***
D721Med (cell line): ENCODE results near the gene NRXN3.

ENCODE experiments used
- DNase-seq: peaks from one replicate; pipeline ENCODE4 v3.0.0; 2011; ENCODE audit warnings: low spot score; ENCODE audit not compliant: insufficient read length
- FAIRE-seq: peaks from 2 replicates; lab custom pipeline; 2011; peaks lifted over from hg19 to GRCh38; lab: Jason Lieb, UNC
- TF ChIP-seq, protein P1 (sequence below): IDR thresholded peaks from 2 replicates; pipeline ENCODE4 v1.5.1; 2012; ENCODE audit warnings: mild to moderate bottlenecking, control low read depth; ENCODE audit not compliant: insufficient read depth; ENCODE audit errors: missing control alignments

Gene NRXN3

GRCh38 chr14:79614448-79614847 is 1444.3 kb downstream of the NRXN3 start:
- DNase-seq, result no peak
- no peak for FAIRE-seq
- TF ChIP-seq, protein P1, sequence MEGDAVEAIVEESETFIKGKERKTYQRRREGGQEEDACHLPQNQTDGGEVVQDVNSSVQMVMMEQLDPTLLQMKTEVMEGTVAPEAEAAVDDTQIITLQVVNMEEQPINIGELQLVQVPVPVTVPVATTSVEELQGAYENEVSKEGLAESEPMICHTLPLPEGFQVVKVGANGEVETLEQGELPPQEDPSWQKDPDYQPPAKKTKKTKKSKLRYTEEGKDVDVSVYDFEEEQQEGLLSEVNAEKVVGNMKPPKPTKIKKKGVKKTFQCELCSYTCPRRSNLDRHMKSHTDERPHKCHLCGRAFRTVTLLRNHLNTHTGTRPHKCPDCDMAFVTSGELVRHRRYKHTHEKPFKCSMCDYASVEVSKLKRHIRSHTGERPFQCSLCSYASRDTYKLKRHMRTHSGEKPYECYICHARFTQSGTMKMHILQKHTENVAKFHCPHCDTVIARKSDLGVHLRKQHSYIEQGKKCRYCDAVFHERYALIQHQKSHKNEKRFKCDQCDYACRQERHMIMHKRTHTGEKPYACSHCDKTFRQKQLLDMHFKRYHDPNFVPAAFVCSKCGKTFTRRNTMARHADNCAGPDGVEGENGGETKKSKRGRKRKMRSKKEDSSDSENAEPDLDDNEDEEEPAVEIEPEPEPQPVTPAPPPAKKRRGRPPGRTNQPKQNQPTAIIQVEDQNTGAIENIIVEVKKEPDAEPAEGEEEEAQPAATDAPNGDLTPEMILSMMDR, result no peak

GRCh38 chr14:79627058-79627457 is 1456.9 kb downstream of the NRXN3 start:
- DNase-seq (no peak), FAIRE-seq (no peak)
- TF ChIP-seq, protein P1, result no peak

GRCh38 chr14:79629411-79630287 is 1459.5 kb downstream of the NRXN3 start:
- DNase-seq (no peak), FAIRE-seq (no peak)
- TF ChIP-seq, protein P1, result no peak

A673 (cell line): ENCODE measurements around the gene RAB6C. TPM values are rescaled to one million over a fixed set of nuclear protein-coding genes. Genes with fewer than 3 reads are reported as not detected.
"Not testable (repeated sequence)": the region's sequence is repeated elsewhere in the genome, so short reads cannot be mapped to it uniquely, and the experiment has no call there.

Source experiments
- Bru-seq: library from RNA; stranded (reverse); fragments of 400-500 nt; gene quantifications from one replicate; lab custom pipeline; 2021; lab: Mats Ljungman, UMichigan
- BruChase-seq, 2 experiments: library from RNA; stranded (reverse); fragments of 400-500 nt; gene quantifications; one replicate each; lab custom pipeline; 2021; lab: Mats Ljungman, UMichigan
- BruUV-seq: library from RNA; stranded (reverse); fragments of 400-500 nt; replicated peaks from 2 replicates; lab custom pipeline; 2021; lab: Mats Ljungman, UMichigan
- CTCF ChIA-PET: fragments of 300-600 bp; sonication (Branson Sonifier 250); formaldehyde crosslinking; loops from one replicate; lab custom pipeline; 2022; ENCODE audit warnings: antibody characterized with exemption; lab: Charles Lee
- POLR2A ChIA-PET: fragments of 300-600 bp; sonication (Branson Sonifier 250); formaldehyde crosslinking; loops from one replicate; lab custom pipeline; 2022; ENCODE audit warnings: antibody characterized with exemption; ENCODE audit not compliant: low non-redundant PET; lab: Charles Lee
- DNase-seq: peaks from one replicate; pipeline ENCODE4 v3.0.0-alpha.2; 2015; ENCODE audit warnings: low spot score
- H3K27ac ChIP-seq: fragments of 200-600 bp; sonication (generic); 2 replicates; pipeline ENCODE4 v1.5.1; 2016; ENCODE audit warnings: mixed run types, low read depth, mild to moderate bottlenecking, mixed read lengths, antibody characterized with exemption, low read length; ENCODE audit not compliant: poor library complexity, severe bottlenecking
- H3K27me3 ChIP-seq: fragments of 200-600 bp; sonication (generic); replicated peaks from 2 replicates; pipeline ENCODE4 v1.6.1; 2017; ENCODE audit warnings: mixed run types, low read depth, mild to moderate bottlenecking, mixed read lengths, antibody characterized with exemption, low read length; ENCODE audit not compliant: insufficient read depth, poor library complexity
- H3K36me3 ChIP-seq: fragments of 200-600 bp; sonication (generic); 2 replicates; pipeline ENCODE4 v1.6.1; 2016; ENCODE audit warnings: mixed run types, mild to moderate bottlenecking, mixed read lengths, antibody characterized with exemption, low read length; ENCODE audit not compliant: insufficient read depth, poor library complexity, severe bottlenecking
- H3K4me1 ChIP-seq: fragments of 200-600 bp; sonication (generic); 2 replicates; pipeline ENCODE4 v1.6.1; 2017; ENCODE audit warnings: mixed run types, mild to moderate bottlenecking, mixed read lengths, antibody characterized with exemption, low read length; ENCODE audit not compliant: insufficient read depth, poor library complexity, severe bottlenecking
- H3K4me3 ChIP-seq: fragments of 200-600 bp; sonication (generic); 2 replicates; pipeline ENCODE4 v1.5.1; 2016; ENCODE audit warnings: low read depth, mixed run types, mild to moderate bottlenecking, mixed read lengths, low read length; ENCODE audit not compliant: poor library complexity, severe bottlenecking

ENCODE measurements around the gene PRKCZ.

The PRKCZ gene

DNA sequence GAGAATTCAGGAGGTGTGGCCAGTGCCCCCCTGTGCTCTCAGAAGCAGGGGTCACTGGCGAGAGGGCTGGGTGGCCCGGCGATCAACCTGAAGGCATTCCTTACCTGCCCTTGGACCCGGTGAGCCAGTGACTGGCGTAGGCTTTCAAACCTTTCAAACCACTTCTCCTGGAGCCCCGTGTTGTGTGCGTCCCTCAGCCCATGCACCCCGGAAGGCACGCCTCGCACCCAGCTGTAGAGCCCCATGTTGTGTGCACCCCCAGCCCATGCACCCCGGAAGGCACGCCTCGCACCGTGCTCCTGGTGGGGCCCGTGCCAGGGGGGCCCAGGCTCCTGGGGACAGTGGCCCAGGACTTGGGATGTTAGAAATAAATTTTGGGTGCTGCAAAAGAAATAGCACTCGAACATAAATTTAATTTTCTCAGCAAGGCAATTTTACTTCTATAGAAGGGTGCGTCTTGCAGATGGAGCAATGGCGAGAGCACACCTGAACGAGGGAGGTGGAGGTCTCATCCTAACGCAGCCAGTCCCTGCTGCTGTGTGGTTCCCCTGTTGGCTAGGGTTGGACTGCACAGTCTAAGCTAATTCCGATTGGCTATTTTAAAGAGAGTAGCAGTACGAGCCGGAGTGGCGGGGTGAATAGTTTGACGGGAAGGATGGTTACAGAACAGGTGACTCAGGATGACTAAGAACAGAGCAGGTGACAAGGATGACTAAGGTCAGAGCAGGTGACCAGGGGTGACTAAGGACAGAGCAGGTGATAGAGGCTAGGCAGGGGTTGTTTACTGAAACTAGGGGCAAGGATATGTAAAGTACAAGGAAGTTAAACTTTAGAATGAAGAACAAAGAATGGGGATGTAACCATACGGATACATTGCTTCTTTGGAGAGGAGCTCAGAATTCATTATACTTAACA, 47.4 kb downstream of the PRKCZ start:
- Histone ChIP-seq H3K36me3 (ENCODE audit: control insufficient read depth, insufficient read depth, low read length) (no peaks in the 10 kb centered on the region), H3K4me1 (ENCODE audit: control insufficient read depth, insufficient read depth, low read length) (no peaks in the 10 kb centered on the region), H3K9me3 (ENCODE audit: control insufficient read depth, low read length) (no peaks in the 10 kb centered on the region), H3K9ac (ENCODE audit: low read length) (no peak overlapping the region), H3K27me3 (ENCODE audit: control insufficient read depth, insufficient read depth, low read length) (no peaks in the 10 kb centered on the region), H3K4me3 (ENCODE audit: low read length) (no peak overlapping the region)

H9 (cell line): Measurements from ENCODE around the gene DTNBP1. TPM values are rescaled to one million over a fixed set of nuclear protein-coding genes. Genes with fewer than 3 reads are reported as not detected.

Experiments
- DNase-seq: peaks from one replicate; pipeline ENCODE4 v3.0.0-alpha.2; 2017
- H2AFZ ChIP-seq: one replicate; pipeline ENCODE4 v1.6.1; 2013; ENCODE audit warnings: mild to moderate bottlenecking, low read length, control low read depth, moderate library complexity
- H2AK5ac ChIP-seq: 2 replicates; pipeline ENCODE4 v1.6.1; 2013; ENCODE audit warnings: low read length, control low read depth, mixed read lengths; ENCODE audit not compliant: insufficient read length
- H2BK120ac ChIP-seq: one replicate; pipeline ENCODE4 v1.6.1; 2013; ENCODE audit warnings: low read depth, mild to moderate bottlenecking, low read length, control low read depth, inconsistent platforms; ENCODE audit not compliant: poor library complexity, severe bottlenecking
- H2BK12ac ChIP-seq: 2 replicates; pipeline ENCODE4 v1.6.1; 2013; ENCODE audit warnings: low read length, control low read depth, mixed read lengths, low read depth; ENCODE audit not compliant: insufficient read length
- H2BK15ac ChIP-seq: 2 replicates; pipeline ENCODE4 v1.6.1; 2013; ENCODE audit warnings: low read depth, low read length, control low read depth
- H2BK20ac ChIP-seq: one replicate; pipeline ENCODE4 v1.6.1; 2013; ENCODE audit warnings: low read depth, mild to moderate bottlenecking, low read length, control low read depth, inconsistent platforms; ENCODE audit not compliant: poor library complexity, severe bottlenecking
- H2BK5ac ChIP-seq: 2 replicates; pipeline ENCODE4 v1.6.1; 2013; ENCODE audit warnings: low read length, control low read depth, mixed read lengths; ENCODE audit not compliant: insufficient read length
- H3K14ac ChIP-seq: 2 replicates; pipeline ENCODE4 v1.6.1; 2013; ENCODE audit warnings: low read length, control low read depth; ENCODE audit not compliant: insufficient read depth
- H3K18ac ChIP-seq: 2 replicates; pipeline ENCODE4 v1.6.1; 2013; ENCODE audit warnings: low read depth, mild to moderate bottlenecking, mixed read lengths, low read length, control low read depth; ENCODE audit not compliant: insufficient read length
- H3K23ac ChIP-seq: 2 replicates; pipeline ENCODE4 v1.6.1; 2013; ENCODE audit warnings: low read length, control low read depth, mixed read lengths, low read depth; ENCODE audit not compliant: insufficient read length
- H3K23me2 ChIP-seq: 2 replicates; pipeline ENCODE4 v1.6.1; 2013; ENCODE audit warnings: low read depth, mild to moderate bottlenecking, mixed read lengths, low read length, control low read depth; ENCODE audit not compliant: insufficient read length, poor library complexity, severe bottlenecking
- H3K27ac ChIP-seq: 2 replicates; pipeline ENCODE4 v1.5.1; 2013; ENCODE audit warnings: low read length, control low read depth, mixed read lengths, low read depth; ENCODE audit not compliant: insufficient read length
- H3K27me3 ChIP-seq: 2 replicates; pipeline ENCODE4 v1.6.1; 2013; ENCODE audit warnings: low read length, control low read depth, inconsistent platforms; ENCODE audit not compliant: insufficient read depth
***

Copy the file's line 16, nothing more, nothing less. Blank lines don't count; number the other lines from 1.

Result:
- TF ChIP-seq, protein P1, result no peak